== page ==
The Indian Space Research Organization (ISRO) may have lost contact with communication satellite GSAT-6A 48 hours after its launch on March 29, but clearly, that hasn't dampened their spirits. The space organization has now said that it has completed testing the GSAT-11 and found no glitches.
It was earlier reported that the satellite had been recalled from the European Spaceport over doubts of possible glitches. However, ISRO chief K Sivan has refuted these claims.
"All the tests on Gsat-11 at Bengaluru's ISRO Satellite Centre (ISAC) are over. We have found no anomaly. We are in the process of discussion with Arianespace to fix the next launch date for our satellite," Sivan told the Times of India.
ISRO had earlier said that it was planning to launch the GSAT-11 on May 25, but postponed the date as they wanted to thoroughly check the satellite to ensure there are no glitches.
The GSAT-11 is a communication satellite and said to be the "heaviest satellite ever." Weighing about 5,725 kilograms, the GSAT-11 is likely to blast off from the Guiana Space Centre in French Guiana.
The cost of the mission has been pegged at around Rs 500 crore, and its payloads have reportedly been built at the Space Application Center in Ahmedabad.
The satellite is known to be quite large, with each solar panel reportedly said to be as large as a room. It will carry 40 transponders with a transfer speed of 14 gigabit per second (gbps).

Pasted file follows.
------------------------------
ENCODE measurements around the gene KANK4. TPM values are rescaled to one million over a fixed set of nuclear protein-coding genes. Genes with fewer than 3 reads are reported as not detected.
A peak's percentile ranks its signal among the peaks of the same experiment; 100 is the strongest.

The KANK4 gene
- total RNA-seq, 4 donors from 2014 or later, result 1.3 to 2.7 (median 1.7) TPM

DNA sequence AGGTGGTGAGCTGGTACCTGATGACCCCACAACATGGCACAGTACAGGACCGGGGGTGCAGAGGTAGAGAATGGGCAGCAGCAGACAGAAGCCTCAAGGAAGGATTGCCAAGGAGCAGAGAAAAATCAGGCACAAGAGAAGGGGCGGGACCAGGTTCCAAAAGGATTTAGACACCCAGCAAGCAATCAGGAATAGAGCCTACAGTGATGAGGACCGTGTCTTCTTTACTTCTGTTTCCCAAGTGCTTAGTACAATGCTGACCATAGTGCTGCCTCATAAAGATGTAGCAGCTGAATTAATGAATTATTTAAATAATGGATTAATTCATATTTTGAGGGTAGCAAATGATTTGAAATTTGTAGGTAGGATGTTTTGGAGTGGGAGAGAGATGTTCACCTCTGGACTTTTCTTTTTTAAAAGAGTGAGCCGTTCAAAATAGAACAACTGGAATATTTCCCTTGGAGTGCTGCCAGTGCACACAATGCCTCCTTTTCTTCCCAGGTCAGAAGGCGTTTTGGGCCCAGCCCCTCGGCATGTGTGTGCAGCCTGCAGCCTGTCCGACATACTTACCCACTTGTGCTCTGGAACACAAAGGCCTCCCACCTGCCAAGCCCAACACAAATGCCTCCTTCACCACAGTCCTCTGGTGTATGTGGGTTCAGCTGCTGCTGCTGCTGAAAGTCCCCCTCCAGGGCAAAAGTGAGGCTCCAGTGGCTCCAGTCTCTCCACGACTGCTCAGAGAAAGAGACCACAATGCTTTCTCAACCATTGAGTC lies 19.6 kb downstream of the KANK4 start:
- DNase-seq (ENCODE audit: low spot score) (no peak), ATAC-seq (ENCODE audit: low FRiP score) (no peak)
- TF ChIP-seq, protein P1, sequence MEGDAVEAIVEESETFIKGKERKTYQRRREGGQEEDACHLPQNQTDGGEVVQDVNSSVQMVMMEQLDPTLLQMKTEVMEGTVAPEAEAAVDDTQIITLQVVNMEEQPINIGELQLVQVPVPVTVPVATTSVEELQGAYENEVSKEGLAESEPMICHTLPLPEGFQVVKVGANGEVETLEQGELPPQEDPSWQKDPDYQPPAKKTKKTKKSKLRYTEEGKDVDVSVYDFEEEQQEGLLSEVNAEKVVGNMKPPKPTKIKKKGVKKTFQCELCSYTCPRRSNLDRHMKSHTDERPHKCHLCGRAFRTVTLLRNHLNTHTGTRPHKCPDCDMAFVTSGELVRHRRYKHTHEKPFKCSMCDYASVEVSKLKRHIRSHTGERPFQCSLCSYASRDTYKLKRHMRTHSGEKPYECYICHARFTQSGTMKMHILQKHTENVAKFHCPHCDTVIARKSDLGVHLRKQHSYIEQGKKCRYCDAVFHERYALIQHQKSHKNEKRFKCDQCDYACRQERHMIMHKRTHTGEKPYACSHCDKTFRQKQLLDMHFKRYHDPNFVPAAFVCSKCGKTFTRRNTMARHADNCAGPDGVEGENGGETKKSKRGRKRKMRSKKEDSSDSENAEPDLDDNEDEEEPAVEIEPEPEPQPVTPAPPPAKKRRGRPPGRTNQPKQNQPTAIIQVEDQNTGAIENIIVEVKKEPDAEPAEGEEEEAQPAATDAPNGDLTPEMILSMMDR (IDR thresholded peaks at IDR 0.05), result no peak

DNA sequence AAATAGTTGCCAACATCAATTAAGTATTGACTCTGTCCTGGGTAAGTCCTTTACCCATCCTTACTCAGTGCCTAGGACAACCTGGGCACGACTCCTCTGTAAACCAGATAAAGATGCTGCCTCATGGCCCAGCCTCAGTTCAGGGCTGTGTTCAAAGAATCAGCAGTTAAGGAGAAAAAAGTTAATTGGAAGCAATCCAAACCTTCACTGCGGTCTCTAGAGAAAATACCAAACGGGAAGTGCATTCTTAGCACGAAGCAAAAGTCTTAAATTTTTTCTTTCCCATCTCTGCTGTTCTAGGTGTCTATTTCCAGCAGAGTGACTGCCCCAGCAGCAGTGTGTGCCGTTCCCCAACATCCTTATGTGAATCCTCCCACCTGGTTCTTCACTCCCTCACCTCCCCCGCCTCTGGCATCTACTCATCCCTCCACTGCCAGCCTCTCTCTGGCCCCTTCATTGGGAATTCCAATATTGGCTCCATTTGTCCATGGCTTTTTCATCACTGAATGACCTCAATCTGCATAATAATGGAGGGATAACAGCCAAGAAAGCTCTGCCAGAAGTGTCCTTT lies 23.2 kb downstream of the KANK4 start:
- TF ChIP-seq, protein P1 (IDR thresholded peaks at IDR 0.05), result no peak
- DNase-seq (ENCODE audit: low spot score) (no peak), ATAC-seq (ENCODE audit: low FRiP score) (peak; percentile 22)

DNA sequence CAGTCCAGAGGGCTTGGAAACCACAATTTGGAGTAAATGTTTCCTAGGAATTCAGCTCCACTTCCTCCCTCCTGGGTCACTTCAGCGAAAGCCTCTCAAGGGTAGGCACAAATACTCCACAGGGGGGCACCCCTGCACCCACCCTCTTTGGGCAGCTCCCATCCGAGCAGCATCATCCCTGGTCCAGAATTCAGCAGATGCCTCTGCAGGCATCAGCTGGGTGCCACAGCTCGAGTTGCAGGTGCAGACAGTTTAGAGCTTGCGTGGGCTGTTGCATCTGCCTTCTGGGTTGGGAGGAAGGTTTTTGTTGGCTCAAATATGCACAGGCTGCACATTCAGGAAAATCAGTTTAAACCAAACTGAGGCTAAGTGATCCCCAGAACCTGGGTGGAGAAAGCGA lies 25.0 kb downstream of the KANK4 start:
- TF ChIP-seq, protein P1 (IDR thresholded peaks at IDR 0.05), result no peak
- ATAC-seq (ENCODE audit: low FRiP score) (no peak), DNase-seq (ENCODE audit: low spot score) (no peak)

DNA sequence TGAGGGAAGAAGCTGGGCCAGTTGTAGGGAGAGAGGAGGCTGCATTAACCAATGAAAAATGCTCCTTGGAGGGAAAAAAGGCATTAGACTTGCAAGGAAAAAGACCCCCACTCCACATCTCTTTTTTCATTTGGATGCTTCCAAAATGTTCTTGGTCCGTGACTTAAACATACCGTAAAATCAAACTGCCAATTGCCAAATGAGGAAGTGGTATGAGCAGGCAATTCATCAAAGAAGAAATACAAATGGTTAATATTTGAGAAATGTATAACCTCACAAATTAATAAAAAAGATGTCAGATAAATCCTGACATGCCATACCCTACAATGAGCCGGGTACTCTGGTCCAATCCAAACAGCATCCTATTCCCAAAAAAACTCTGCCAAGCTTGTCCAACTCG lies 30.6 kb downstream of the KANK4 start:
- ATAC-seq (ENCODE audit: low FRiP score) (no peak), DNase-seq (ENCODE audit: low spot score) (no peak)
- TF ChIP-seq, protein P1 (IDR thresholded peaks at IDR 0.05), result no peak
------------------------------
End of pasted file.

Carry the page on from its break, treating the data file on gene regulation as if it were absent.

Meanwhile, it looks like ISRO has a busy year ahead, with plans to carry out quite a few launches.
The GSAT-29 is scheduled for launch sometime in June and is likely to be placed in the orbit by the GSLV Mk III D2. The communication satellite is expected to blast off from the Satish Dhawan Space Centre in Sriharikota, Andhra Pradesh. ISRO also plans to launch the GSAT-7A in September.
Furthermore, ISRO has the Chandrayaan-2 in the pipeline, speculated to be launched in October. The spacecraft will be carried by heavy-payload lifter GSLV Mk II and will weigh about 3,290 kilos which includes an orbiter, a rover and a lander to the moon.
Chandrayaan-2, India's second moon mission, is said to be worth Rs 800 crore (about $123 million). The satellite will spend 14 moon days on the surface carrying out several tests, following which the rover will send images and other information about the moon's surface back to the earth.
India's space organization plans to close the end with the launch of the Risat-2, an advanced remote sensing satellite launched by a PSLV rocket for general surveillance.